Employment Law Cost Puts Sole Traders off Expansion
A new survey of sole traders reveals that the cost of employee pension plans, sick leave and worker-friendly dismissal rules are deterring some small businesses from becoming employers, leading to calls by business organisations to exempt micro-firms from some employment rules.
The British Chambers of Commerce (BCC) polled over 1,000 sole traders to find out what they really think about hiring people. Almost a third of respondents named the forthcoming compulsory pension payments to employees as their main barrier. From 2012 onwards, firms will have to start paying 3 per cent of each employee’s monthly salary into a pension pot — and manage employee contributions and the fund. Under the new law, businesses with fewer than 250 employees start contributing in 2014.
Dr Adam Marshall, policy director of the BCC, said:
“One in three businesspeople with an ambition to grow their business by 2015 said that exemptions from [some red tape] would encourage them to take on their first staff member. Over half of the same group said a reduced or special rate of employer National Insurance Contributions would incentivise them to hire.”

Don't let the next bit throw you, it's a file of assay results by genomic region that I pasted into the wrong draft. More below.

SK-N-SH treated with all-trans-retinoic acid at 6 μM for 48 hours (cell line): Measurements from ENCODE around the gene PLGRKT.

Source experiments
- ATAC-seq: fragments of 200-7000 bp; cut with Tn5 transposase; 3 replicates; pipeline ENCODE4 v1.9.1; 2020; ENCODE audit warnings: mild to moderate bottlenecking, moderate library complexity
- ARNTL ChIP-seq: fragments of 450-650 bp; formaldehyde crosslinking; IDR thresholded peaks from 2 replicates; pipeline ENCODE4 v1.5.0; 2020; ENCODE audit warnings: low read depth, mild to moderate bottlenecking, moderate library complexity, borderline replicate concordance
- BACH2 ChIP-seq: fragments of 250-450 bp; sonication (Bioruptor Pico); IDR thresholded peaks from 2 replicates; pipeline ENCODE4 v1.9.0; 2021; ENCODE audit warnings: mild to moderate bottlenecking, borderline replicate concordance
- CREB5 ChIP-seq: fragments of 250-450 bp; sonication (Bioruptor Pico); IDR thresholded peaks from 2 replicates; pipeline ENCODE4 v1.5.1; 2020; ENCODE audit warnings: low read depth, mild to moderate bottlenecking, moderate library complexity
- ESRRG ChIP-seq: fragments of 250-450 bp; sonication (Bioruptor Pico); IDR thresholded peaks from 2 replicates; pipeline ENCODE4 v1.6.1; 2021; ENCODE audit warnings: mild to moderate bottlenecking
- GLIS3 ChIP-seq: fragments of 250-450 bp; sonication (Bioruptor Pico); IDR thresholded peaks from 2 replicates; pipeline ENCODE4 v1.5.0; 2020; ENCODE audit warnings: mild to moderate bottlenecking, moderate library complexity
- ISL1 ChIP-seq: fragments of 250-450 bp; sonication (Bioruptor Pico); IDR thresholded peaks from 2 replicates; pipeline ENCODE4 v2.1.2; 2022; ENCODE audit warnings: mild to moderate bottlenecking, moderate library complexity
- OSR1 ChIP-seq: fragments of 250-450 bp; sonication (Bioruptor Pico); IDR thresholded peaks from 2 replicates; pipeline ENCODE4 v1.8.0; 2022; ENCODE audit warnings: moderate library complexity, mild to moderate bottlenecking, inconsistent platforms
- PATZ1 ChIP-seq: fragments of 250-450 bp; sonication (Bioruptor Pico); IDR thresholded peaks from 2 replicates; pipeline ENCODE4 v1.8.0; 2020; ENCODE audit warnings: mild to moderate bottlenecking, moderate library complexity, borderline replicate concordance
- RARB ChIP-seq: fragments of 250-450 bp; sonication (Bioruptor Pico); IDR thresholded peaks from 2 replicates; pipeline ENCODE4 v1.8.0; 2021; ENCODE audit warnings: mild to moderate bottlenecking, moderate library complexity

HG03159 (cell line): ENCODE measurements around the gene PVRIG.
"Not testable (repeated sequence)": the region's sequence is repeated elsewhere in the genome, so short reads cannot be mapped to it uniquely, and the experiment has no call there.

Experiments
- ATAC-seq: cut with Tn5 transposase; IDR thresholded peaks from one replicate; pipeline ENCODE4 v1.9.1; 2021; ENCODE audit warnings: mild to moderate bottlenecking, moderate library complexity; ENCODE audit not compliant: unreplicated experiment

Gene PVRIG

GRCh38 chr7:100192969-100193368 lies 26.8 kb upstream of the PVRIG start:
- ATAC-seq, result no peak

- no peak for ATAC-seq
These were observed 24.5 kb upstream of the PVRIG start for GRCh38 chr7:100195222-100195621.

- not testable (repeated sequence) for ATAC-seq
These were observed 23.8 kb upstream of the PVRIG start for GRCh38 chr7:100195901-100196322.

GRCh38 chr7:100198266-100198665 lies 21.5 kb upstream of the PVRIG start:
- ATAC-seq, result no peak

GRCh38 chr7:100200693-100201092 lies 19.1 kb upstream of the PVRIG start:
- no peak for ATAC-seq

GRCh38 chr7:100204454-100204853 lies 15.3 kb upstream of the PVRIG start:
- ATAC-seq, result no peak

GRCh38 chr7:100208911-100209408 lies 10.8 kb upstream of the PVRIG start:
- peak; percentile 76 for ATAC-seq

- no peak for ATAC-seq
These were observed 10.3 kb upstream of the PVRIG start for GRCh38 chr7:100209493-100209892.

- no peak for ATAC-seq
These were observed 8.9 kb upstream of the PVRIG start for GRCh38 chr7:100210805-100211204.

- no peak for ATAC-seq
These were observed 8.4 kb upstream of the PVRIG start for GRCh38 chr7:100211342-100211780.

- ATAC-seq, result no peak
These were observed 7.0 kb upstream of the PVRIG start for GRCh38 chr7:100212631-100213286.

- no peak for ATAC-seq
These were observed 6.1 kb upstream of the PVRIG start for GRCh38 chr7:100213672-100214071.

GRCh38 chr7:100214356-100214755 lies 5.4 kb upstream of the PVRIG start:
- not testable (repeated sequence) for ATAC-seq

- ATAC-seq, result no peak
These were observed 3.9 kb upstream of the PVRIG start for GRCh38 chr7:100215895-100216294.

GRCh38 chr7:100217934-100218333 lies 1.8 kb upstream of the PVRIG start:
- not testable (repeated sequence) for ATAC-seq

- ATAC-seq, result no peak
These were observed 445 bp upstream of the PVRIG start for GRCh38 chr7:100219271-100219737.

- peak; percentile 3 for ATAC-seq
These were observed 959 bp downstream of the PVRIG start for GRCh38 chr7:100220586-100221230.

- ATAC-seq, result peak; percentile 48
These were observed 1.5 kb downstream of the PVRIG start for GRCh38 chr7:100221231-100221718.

The report showed other barriers to job creation also loomed large — over a quarter of one-man bands said that the dismissal process had put them off employing. The same proportion of sole traders (27%) cited concern about employees’ sickness absence as a reason not to take on staff.
“The Government’s move to exempt micro-businesses from new regulation fails to take into account the vast amount of existing legislation, which is seen by sole traders as a major deterrent.”
“More needs to be done to give sole traders the confidence to take on staff as their businesses develop.”